Bob, the community’s propane dealer, bought his supplies from the Forners. One month, the Forners got very angry at the whole community and would not sell propane to Bob. He contracted with another community for propane but there wasn’t enough for everyone’s needs. Bob raised the price of propane then began rationing propane by selling only to those who were in line at his station at 6 A.M. After two hours, he shut off supplies until the next day. Some homeowners threatened Bob and so he had to hire a few people for extra security (Note #2).
Mary used a lot of propane for cooking, so she had to spend several hours each day buying propane. Naturally, she raised prices to account for the additional time and higher price of propane. Homeowners ate fewer meals at Mary’s and she had to let go of several employees.
As prices rose, some homeowners who had bought association debt at low interest rates began to complain. “We loaned the association money at 5% interest and prices are going up at 10% a year. We’re losing money!”
Everyone agreed that this wasn’t fair, but no one knew what to do about it. Should they cancel the old debt and reissue debt at higher interest rates? That would lead to higher homeowner fees for everyone. “You want us to pay extra so that your interest income will keep up with inflation? Why should I take money out of my pocket and put it in yours?”
Tempers flared. “I’m not loaning this association money ever again,” complained one homeowner and several stormed out of the clubhouse. True to their word, these homeowners would not renew their loans to the association unless it paid much higher interest rates. After several months, the Forners resumed propane deliveries but a vicious cycle of higher prices had started. Homeowners had to pay higher association fees and wanted more money for their labor to pay those higher fees. No one knew how to fix the situation.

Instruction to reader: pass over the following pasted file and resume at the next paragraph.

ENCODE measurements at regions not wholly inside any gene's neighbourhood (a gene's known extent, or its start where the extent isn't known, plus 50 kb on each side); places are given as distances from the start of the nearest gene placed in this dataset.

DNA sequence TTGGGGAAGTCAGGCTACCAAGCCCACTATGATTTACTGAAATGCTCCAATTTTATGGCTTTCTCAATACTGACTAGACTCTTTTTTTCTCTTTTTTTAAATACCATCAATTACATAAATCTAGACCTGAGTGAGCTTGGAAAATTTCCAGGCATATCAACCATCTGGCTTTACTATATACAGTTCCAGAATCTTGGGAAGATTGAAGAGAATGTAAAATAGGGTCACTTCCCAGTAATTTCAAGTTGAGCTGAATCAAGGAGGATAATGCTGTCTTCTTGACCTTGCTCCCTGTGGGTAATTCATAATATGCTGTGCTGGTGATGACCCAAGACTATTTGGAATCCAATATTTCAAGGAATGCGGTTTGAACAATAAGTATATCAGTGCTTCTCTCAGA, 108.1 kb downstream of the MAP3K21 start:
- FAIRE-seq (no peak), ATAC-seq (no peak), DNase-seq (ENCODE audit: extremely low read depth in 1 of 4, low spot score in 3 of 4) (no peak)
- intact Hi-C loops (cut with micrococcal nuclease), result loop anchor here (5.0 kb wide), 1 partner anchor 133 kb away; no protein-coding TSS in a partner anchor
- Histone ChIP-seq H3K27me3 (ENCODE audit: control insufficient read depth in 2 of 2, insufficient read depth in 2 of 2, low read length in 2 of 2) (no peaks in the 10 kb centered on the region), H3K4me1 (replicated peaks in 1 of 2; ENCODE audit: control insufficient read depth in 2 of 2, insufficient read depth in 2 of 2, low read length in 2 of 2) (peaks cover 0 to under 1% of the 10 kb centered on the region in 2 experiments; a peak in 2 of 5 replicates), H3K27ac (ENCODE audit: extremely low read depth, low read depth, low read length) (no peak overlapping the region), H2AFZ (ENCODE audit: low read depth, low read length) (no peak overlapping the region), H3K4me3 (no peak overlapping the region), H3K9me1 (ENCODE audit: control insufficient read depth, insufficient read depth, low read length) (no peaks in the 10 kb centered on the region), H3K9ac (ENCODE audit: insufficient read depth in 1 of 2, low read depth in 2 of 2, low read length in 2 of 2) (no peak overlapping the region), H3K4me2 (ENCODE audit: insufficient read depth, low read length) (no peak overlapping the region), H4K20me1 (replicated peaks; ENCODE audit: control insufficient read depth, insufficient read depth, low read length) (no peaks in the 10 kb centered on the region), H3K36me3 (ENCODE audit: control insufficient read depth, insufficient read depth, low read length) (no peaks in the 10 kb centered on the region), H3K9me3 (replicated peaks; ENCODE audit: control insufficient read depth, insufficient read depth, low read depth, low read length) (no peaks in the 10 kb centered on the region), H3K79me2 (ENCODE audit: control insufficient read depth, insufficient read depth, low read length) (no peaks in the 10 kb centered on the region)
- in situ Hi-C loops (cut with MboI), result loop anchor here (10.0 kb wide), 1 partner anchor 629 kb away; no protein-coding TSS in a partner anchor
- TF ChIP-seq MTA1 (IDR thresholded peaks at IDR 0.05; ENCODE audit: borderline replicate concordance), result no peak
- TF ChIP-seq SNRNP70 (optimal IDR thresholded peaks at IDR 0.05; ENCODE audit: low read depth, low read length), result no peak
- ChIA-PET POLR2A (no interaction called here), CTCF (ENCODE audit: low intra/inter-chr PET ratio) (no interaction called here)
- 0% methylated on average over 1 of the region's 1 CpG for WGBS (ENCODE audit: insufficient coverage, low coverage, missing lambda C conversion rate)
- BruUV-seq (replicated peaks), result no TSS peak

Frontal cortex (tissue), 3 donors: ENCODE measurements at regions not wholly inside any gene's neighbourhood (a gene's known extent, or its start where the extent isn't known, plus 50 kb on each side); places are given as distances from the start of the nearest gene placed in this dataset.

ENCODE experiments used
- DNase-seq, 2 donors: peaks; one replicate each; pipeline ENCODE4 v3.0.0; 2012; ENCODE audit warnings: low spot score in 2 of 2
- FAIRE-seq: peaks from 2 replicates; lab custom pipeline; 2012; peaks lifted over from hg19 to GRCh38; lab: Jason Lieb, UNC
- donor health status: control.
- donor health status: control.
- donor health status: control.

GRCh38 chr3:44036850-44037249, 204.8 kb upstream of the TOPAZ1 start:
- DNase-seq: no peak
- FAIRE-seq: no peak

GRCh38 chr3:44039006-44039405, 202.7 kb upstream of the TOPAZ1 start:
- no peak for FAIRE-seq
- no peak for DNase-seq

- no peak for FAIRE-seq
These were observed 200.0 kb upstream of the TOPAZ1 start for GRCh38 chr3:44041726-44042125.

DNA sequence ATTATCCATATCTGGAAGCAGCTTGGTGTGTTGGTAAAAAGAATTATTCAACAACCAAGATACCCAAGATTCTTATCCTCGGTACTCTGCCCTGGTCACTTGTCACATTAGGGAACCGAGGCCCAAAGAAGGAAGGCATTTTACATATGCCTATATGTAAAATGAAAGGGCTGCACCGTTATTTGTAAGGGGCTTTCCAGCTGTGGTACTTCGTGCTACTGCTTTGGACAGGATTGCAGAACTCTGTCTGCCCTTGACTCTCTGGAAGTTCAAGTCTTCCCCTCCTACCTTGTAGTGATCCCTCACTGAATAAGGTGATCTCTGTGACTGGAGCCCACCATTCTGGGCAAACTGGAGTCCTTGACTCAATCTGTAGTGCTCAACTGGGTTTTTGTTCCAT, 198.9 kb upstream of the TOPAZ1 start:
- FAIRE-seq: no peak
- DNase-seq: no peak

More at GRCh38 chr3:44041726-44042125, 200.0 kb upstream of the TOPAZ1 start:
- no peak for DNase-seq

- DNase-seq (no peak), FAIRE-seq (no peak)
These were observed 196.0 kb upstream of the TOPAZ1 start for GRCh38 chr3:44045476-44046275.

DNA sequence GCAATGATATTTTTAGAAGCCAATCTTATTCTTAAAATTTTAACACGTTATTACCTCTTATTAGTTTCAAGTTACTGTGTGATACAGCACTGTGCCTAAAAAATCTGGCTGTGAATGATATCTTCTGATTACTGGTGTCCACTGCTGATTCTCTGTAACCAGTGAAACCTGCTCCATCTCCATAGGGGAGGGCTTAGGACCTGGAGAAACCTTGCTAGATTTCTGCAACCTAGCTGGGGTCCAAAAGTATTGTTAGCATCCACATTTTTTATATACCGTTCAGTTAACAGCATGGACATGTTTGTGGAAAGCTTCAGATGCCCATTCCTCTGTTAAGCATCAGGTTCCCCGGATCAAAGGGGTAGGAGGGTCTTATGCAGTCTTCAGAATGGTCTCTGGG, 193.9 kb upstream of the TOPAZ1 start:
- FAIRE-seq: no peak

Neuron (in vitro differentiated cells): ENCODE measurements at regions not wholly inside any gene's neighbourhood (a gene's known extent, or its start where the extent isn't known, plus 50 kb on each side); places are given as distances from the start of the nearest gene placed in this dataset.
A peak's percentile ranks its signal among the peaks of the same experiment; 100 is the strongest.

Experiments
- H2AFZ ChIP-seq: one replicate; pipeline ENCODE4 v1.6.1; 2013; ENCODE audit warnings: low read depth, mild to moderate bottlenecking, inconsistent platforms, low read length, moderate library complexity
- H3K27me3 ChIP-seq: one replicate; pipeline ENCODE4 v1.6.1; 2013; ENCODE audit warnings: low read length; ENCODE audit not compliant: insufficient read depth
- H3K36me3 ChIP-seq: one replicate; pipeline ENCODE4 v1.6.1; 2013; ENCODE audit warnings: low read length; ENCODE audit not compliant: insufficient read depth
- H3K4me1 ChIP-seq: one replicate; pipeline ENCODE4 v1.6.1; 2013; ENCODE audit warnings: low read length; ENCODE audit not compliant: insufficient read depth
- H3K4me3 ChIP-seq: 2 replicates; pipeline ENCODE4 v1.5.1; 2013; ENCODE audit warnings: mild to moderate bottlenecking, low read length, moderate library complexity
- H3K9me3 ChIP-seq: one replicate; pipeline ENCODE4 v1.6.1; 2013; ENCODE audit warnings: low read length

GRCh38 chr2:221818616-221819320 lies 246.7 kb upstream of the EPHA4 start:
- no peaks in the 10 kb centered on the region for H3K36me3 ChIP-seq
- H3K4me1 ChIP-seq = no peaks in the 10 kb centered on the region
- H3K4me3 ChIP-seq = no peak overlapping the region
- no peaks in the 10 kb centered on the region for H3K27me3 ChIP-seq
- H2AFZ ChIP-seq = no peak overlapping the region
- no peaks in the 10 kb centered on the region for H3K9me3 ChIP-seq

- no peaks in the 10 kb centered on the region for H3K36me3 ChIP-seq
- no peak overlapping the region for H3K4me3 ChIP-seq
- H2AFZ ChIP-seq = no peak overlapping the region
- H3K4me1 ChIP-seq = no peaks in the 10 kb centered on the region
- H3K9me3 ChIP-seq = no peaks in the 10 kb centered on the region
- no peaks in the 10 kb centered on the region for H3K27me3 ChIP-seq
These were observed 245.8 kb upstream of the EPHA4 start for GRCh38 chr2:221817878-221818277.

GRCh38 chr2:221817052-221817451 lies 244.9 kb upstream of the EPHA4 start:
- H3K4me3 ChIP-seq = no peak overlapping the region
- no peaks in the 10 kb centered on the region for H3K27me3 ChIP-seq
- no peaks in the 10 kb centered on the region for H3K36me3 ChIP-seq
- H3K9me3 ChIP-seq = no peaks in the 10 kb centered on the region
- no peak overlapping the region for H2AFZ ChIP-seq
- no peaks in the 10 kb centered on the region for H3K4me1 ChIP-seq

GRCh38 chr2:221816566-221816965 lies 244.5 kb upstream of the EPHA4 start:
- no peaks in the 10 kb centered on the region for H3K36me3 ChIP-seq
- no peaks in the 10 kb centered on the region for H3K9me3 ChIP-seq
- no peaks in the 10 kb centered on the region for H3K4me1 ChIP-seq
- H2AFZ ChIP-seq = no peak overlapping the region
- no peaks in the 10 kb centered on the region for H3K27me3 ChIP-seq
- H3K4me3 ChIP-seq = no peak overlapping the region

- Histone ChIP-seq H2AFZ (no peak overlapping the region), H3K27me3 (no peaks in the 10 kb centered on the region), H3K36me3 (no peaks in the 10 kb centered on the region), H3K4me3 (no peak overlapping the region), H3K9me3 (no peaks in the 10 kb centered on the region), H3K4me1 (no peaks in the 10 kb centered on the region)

“We need to charge high interest rates on the Money we print and loan to homeowners for their businesses and homes,” a board member said.
“Are you crazy?!” Several complained. “Rates are already too high. People can’t afford to start businesses or buy a home!”
“We need to raise them so high that it will hobble the economy for a while,” the board member said. “That’s the only way to bring prices down. It won’t take long.”
It took much longer than anyone anticipated, and the economy declined for almost two years. This period of higher prices followed by high interest rates caused a divide among the homeowners – between those who relied on the association for services and help during hard times, and those who formed a deep distrust of the association (Note #3). No one fully understood how deep the divide would grow.
- The process where loans generate income for others which generates more loans is called the Money Multiplier in economics.
- In the 1970s, two gas embargoes led to similar circumstances.
This is a retelling of the high inflation of the late 1970s, followed by nose-bleed interest rates that caused back-to-back recessions in the early 1980s. The recession of 1981-82 was the most severe since the 1930s Depression.